Talbun smiled. "Not a bad storm. Just enough wind to make the trees talk."

Now outside, Beneto could hear the worldtree fronds scraping together like whispering voices, laughing at shared conversations. Talbun looked out into the darkness.

"Let me embrace you before you go," Beneto said, his voice quiet.

The old man wrapped his wiry arms around the younger priest. Beneto thanked him for sharing his knowledge, for showing him everything he needed to know.

"You were a natural student, Beneto. You already understood anything I could have taught you. I just helped speed the process. I have no qualms about leaving you here. My people and my trees are in good hands."

Then Talbun turned, his eyes alight with serene confidence, and left the dwelling. He moved with a remarkable spring in his step as he hurried toward the dark grove of worldtrees he had planted years before. As Beneto watched, the old man shed his lightweight robe and dropped it onto the ground, then proceeded naked and barefoot into the darkness.

Talbun savored the touch of a breeze against his skin, the crunching ground beneath his feet, and the soft strands of the hairy matted groundcover. He walked into the grove—by himself, but not alone, as the worldforest encompassed him.

The treelings had rapidly matured into a tall stand, spreading to become a verdant anchor on this faraway planet. He glided between the whispering trunks, touching fingertips against the soft, scaly bark. He greeted each tree individually, even the new treeling Beneto had brought from Theroc, though they were all connected, all part of the same immense mind.

Returning to the center of the grove, Talbun lay down on the soft ground. He leaned back and rested his bony shoulders against the nearest trunk. He looked up to see patches of the sky speckled with stars, crisscrossed by waving fronds that moved as if applauding him...or beckoning.

Through his skin, Talbun initiated a deep telink prayer with the trees. He closed his eyes, sent his mind deep into the wood, into the roots, and out into the overall worldforest.

Summoning his last thoughts, the old man willingly died and surrendered his spirit so that as it lifted, it could be caught in the welcoming boughs of the golden semi-sentient trees.

The wind increased later on in the night, but the storm passed with only a brief, welcome rain shower. The next morning when Beneto emerged from Talbun's dwelling—his dwelling now—he looked up into blue skies and nourishing sunlight. His green skin tingled, drinking up the photons. He consumed a liter of water, then walked into the worldforest grove to perform his last duty for the old green priest.

Beneto found the old man lying peacefully in the morning shade under the tallest worldtree. He smiled to see the smooth expression of utter contentment on the tattooed face.

Beneto used no shovel, so as not to damage the nervelike roots of the worldtrees. He required no tools other than his bare calloused hands to scoop soft soil from between two widely spaced trees. In less than an hour he managed to excavate a shallow grave. Then he picked up the old man's body as if it weighed no more than kindling and placed it into the soil close to the roots. Beneto covered Talbun, enfolding him in the earth where he had longed to be for so many years.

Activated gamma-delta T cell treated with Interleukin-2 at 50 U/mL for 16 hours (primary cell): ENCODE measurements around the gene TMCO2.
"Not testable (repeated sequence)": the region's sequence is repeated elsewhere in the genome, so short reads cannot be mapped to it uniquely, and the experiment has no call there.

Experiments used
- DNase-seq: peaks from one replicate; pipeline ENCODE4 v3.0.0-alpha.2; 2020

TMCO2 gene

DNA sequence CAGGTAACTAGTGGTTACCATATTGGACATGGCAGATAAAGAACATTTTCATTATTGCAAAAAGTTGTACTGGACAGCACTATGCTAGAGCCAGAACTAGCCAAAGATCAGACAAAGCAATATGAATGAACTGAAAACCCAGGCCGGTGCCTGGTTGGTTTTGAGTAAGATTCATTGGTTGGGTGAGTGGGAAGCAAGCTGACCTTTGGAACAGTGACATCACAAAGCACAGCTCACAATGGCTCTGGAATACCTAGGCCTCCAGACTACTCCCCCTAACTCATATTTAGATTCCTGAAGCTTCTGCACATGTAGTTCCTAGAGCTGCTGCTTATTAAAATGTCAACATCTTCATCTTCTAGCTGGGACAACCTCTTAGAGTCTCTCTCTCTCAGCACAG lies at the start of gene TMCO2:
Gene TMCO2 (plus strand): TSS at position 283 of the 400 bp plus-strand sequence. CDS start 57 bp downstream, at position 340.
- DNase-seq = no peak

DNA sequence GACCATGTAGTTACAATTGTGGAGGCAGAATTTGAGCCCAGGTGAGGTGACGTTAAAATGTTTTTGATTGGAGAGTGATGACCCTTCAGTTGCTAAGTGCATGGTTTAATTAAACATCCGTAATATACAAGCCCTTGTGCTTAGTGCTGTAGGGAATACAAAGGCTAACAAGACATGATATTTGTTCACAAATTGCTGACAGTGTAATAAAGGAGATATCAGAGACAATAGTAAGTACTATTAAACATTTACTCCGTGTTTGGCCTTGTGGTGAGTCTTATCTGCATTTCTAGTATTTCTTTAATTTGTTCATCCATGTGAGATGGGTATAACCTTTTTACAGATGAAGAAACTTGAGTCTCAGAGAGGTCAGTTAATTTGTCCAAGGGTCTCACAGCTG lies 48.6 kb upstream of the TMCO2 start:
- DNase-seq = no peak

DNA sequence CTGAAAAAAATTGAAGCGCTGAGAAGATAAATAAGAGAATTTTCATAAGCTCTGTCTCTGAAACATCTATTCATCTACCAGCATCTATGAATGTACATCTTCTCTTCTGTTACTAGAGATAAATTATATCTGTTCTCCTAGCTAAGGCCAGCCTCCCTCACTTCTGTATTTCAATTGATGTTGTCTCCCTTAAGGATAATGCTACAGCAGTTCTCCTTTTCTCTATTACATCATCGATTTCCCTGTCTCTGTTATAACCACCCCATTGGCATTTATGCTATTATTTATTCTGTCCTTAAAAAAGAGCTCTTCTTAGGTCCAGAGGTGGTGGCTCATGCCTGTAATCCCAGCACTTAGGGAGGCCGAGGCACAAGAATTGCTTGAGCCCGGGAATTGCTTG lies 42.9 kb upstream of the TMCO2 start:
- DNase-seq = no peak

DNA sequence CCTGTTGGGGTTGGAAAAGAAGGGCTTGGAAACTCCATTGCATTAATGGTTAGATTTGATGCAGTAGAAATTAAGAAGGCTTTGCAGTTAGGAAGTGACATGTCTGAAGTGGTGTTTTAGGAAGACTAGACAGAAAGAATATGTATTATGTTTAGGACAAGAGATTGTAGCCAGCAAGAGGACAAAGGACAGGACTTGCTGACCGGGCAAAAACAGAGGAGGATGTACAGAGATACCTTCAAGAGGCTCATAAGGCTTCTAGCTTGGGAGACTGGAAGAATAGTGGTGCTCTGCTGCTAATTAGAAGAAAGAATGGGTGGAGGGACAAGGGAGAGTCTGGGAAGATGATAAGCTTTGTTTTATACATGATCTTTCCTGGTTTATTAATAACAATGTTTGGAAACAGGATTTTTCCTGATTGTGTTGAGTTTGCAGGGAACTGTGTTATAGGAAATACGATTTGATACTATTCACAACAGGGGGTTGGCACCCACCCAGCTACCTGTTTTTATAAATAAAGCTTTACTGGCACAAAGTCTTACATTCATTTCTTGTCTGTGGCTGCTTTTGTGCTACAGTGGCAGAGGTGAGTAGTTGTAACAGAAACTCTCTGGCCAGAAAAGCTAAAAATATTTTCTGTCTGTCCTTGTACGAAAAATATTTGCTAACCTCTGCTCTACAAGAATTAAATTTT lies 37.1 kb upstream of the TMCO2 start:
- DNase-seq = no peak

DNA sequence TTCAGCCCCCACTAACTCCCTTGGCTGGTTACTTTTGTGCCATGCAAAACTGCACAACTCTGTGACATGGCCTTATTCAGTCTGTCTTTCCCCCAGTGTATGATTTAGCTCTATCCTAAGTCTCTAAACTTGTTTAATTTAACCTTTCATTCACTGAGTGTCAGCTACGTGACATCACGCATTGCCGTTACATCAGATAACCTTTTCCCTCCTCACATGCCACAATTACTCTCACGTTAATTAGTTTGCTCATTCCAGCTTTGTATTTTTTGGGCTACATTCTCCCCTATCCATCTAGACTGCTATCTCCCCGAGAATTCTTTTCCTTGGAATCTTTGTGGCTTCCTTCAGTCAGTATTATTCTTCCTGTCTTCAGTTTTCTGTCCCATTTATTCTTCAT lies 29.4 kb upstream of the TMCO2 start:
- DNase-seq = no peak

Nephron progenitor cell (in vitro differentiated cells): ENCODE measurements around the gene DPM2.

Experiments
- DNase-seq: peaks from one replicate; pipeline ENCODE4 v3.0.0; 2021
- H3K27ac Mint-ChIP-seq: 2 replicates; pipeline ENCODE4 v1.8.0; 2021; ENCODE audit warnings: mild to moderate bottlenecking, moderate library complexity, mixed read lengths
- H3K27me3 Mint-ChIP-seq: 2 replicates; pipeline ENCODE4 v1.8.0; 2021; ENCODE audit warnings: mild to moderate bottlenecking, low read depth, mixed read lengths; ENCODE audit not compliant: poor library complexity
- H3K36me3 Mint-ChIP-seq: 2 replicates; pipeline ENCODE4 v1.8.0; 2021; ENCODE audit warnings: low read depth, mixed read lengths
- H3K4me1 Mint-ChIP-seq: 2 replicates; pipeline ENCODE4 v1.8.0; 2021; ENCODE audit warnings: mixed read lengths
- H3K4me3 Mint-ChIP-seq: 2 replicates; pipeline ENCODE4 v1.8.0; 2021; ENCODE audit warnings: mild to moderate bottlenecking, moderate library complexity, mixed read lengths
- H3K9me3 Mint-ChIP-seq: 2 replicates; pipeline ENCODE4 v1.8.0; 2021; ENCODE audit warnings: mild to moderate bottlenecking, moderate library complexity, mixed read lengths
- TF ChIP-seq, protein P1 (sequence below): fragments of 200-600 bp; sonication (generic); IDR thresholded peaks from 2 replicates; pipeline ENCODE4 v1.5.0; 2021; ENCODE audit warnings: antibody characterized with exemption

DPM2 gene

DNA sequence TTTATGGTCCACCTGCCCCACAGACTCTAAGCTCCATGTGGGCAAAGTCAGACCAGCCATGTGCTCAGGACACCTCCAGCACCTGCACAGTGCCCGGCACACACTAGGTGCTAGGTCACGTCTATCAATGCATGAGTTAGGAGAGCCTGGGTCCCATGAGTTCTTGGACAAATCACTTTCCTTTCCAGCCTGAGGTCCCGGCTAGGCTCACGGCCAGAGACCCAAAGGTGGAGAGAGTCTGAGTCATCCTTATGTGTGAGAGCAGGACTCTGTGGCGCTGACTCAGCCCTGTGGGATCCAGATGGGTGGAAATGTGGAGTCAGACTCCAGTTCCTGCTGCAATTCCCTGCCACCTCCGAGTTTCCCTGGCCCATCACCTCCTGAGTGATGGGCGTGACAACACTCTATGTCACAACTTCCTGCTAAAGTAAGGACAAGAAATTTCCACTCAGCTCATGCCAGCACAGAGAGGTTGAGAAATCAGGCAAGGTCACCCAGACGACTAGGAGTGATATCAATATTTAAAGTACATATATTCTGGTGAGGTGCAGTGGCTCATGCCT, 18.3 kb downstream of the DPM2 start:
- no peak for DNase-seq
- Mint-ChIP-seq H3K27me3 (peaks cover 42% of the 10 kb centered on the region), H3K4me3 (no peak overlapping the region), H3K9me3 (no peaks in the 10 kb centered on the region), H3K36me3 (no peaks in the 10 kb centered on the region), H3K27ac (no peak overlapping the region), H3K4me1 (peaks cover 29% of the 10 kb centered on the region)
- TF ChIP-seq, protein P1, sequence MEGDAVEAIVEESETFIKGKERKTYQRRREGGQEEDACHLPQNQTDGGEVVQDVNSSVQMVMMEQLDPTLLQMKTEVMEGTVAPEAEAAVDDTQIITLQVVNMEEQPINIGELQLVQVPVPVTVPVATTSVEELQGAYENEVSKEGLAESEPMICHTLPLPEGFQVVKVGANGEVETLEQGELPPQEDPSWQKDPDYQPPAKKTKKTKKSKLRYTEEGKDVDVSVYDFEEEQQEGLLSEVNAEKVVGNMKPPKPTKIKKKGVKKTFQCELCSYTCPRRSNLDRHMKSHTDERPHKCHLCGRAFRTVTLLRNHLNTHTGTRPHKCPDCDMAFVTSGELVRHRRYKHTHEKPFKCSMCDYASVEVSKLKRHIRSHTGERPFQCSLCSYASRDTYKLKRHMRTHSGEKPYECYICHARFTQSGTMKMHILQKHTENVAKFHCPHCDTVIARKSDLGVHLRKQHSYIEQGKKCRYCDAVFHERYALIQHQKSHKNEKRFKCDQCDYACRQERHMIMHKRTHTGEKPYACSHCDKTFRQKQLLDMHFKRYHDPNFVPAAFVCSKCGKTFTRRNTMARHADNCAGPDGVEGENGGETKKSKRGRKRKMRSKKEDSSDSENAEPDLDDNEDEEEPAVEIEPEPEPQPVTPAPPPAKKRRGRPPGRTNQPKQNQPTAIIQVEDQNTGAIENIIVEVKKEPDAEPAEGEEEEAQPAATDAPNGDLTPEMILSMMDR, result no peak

The young man spoke silent prayers, and the trees themselves whispered. All green priests with access to the worldforest could witness this funeral of one of their own.

Satisfied, Beneto finished and returned to his dwelling to wash up. Later in the day he would go into Colony Town and deliver the news to the settlers. He knew there would be much mourning, for Talbun had been a dear friend to them, but Beneto would do his best to comfort them and follow in the old green priest's footsteps.

By tradition, an hour after the burial, Beneto returned to the grove and carefully selected a worldtree that grew tall and straight. He removed a viable treeling, a thin flexible outgrowth that protruded from an intersection of the widest fronds. Its delicate, moist roots still glistened with a varnish of sap and tree juices. Cradling it gently, Beneto went back to the mound of fresh dirt that marked Talbun's grave and, in the center, dug down so that he could plant this new treeling in honor of the old green priest.

He had covered the old man's body here to let Talbun's molecules rejoin the worldforest. As he dug down, Beneto found that the green priest's physical form had vanished completely. Old Talbun had already been absorbed into the soil, incorporated into the network of the burgeoning worldforest.

Beneto planted the treeling there, wearing a bittersweet smile. When he was finished he stood up and looked around the lush grove.

Silently to himself, and then through telink by touching the trunk of the nearest tree, he promised to plant more and more treelings on Corvus Landing, doing his sacred labor so the worldforest could spread across the universe.

104 NIRA

More and more each day, Nira found herself in the mood for singing. Though old Otema seemed disappointed with how little progress her assistant had made in reading the Saga to the trees, Nira's complete happiness deflected even the Iron Lady's inclination to scold her. And Rememberer Vao'sh had offered a group of dedicated readers to help with the project. Otema was satisfied with the progress.